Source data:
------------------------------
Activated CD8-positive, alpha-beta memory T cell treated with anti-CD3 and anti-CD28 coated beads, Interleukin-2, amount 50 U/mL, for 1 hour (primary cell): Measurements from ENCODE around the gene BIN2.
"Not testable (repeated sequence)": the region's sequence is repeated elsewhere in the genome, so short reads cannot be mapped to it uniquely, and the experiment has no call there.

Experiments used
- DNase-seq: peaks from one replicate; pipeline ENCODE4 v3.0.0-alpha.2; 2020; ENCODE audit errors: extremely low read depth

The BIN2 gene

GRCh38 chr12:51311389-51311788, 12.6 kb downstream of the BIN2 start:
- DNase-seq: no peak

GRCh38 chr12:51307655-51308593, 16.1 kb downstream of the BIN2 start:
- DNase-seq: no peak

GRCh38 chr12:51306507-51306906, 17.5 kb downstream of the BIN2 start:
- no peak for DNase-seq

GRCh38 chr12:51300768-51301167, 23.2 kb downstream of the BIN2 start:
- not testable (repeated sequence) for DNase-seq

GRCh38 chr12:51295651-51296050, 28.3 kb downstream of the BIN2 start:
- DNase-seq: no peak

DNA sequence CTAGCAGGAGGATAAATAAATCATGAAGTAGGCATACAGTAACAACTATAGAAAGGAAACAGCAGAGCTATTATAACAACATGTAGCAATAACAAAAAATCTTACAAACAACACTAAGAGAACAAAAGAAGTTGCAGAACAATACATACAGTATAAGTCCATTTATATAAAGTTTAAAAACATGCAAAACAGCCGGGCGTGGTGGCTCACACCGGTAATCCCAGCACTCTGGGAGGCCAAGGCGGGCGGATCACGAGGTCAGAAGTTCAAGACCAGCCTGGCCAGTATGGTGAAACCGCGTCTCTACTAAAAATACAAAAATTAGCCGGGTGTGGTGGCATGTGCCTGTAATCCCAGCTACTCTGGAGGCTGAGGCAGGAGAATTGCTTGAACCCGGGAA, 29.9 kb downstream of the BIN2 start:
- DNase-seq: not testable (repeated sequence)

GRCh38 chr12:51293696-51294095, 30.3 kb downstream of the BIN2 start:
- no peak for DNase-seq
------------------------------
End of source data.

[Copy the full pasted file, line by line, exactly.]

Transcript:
Activated CD8-positive, alpha-beta memory T cell treated with anti-CD3 and anti-CD28 coated beads, Interleukin-2, amount 50 U/mL, for 1 hour (primary cell): Measurements from ENCODE around the gene BIN2.
"Not testable (repeated sequence)": the region's sequence is repeated elsewhere in the genome, so short reads cannot be mapped to it uniquely, and the experiment has no call there.

Experiments used
- DNase-seq: peaks from one replicate; pipeline ENCODE4 v3.0.0-alpha.2; 2020; ENCODE audit errors: extremely low read depth

The BIN2 gene

GRCh38 chr12:51311389-51311788, 12.6 kb downstream of the BIN2 start:
- DNase-seq: no peak

GRCh38 chr12:51307655-51308593, 16.1 kb downstream of the BIN2 start:
- DNase-seq: no peak

GRCh38 chr12:51306507-51306906, 17.5 kb downstream of the BIN2 start:
- no peak for DNase-seq

GRCh38 chr12:51300768-51301167, 23.2 kb downstream of the BIN2 start:
- not testable (repeated sequence) for DNase-seq

GRCh38 chr12:51295651-51296050, 28.3 kb downstream of the BIN2 start:
- DNase-seq: no peak

DNA sequence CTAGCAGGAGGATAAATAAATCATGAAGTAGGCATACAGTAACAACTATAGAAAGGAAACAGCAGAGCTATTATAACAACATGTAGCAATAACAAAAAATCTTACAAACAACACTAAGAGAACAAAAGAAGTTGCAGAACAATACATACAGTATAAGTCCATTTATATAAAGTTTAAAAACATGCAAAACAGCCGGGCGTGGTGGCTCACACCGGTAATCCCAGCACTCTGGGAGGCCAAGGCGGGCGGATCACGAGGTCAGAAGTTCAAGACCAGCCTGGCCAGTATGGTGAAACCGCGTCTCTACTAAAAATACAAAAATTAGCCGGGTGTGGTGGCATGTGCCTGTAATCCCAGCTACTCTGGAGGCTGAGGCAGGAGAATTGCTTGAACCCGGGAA, 29.9 kb downstream of the BIN2 start:
- DNase-seq: not testable (repeated sequence)

GRCh38 chr12:51293696-51294095, 30.3 kb downstream of the BIN2 start:
- no peak for DNase-seq